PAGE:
The recent decision in Parisi v. Goldman, Sachs & Co., that plaintiffs are bound by valid arbitration agreements in Title VII cases – even when making class allegations – is a win for employers trying to avoid expensive class actions.
First, a little background, all from cases that did not involve employment claims: In 2010, the U.S. Supreme Court held that, where an arbitration agreement said nothing about class claims, a party could not be required to arbitrate on a class-wide basis. In 2011, the Court said that an express class action waiver in an arbitration agreement was generally valid. On the other hand, some federal appellate courts have said that a party cannot waive a “substantive statutory right” by way of an arbitration clause.
In Parisi, three female former employees sued the fi rm and The Goldman Sachs Group, alleging that the defendants engaged in a pattern and practice of sex discrimination, in violation of Title VII and the New York City Human Rights Law. During her employment, one of the plaintiffs, Lisa Parisi, had signed a Managing Director Agreement that said any disputes relating to her employment were subject to arbitration. The agreement was silent about the arbitration of class claims. As a result, after the plaintiffs fi led their lawsuit, the defendants fi led a motion to compel Ms. Parisi to individually arbitrate her claims.
Ms. Parisi argued that she should not have to arbitrate because she did not understand when she signed the agreement (1) that it was precluding her from bringing class claims, or (2) that it was precluding her from asserting her “substantive right to challenge systemic discrimination.” The defendants countered that a pattern-or-practice claim was not a substantive statutory right but only a method of proof – in other words, it was only one of many ways that a plaintiff could prove discrimination.
A federal court in the Southern District of New York, adopting a magistrate’s recommendation, found that the arbitration clause was valid but denied the defendants’ motion to compel arbitration, agreeing with Ms. Parisi that the agreement effectively waived Ms. Parisi’s “substantive rights” to bring a pattern-or-practice lawsuit under Title VII.
The defendants sought review by the U.S. Court of Appeals for the Second Circuit (which hears appeals from federal district courts in the states of Connecticut, New York, and Vermont). The Second Circuit reversed.
The Court’s Decision
The court noted that the Federal Arbitration Act creates a strong policy favoring arbitration, which “applies even when the claims at issue are federal statutory claims, unless the FAA’s mandate has been ‘overridden by a contrary congressional command.’” According to the court, the “substantive right” exception had been found to apply in only two types of cases: (1) where merchants would have been forced to individually arbitrate antitrust claims under the Sherman Act, or (2) where the agreement would have interfered with the right of the plaintiff to assert all rights that were authorized by the relevant statute (for example, an arbitration agreement that prohibited an employee from recovering compensatory and punitive damages in a race discrimination case).
In a Title VII “pattern-or-practice” claim, the plaintiff alleges that discriminatory actions were the Company’s regular practice, rather than one or more isolated occurrences. The Second Circuit had recently held in another case that pattern-or-practice was only a method of proving discrimination, not a free-standing cause of action.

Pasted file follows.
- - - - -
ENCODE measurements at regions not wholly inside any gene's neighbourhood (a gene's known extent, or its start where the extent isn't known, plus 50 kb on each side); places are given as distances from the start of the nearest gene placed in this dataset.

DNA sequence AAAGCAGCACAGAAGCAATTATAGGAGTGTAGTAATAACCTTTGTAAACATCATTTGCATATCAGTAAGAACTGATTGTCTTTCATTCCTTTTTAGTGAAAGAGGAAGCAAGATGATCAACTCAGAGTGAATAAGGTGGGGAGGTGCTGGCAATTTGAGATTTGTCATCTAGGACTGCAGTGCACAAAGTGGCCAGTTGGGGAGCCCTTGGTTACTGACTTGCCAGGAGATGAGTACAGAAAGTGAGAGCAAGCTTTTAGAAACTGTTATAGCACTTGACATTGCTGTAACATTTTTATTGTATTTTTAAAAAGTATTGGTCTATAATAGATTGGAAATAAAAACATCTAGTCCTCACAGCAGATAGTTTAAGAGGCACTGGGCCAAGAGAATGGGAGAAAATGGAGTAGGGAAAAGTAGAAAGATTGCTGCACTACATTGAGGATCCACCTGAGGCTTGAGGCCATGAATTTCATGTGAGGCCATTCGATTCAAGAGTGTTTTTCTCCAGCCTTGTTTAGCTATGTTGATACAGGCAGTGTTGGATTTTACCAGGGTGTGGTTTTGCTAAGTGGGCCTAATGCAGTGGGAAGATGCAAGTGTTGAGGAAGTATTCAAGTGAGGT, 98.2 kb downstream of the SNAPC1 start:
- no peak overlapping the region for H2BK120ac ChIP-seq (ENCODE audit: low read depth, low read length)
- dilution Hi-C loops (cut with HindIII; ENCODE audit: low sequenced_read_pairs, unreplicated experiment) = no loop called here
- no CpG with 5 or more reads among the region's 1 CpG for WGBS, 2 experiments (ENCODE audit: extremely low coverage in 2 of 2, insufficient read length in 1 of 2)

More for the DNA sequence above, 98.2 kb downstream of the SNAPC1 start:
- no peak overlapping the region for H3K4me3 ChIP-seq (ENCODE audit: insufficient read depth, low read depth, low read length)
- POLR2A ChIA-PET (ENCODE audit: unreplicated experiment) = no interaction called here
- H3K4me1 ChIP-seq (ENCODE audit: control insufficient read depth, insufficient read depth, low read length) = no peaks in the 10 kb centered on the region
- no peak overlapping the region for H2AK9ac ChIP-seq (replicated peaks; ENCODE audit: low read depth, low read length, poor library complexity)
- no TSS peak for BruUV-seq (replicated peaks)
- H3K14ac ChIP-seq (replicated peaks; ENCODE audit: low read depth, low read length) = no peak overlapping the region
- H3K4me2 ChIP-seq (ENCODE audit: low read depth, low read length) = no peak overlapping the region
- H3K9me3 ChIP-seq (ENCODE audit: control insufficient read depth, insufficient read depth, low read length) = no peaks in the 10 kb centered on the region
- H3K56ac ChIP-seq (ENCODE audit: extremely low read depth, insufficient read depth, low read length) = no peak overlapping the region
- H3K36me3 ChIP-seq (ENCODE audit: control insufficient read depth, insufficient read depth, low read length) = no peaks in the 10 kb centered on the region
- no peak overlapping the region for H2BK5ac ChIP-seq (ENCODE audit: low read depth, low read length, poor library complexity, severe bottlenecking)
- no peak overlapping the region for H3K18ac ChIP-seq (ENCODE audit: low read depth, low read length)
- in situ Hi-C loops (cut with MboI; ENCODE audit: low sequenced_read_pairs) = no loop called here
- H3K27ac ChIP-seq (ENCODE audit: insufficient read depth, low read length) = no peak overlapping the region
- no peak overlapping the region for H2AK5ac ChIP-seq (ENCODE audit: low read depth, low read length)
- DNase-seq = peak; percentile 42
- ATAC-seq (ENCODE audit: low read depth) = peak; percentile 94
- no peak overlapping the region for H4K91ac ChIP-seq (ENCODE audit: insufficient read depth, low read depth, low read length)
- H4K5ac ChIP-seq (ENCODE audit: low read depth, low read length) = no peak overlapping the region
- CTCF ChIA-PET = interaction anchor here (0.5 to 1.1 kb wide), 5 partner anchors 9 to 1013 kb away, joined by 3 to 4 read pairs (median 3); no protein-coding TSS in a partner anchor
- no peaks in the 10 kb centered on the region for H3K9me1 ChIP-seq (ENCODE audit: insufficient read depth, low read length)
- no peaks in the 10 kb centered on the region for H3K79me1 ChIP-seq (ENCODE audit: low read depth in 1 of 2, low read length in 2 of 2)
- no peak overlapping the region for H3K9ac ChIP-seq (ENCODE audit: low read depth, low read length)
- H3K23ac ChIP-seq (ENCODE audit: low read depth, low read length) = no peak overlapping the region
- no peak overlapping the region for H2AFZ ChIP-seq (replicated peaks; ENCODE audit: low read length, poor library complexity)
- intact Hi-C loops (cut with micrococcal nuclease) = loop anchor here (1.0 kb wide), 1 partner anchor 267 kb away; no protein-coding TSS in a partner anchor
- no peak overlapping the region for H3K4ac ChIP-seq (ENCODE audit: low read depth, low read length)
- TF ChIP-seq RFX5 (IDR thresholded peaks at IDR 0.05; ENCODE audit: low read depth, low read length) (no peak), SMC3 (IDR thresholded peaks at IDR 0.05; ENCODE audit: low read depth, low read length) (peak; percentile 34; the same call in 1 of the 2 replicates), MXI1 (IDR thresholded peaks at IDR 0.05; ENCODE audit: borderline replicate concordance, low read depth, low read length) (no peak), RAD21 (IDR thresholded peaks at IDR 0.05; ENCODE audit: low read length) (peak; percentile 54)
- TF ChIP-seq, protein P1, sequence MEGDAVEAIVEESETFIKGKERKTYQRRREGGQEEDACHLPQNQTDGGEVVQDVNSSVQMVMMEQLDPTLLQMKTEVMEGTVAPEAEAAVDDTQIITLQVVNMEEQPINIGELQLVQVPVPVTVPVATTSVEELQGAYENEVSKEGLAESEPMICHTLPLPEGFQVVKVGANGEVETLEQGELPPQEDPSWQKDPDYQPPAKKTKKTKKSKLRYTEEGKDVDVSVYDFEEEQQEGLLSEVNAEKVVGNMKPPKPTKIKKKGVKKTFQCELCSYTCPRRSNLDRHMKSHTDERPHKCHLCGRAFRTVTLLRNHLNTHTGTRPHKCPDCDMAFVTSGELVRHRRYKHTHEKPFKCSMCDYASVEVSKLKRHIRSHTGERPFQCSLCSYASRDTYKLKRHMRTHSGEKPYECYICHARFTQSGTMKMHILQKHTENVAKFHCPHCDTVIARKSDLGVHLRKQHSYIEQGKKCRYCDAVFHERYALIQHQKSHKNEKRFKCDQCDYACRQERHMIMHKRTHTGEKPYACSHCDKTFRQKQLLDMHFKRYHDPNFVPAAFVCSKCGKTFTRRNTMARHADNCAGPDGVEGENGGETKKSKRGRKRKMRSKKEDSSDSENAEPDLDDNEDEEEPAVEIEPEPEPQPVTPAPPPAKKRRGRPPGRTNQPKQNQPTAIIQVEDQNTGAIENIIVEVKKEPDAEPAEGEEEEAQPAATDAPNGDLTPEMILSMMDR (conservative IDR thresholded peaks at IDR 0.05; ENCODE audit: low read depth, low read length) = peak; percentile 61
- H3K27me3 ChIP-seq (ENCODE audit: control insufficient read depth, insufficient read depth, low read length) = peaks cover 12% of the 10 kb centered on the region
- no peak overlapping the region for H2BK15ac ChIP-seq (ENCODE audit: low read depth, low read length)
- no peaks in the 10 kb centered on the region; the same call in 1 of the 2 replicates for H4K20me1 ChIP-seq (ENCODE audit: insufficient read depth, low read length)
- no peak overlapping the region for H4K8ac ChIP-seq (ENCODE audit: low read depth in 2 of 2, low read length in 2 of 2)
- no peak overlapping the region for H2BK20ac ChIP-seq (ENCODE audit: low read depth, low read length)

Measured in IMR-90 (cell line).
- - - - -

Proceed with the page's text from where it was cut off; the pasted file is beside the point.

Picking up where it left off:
Relying on this earlier decision, the Second Circuit found that Ms. Parisi’s class claim was something that she could “waive” – either expressly or by operation of law. (The U.S. Court of Appeals for the Fifth Circuit, which hears appeals from federal district courts in Louisiana, Mississippi, and Texas, had held the same way in a 2001 case.)
The court noted that Ms. Parisi’s agreement said nothing about class claims, so her means of proving her own discrimination case at arbitration and her potential recovery were not limited by the arbitration agreement. This made her situation different from cases where the arbitration agreement would have limited the rights given to plaintiffs under the applicable statutes.
The distinction between “pattern-or-practice as a substantive cause of action” versus “pattern-or-practice as a method of proof” may seem to be a technicality; however, it is hugely signifi cant. If it’s only a method of proof, then a class waiver in an arbitration agreement will prevent the employee from asserting class claims. Even if the agreement is silent, it will bar the class claims if one of the parties to the arbitration does not want to arbitrate those claims.
The Parisi decision is clearly a win for employers in the Second Circuit and potentially elsewhere because it allows them to craft arbitration agreements in such a way that they should be able to avoid a great deal of class litigation.
Perhaps more importantly, this decision may be a good sign for employers awaiting the Second Circuit’s decisions in two cases currently pending regarding whether arbitration clauses could prevent collective actions under the Fair Labor Standards Act. (However, it should be noted that the collective action mechanism under the FLSA is not the same as the class action mechanism that applies to Title VII and other claims.)
Employers who do not have arbitration agreements should seriously consider adopting them in light of the Parisi decision as well as the Supreme Court precedent. Employers who already have such agreements should review them to ensure that they will have the effect of compelling most claims to be arbitrated on an individual basis.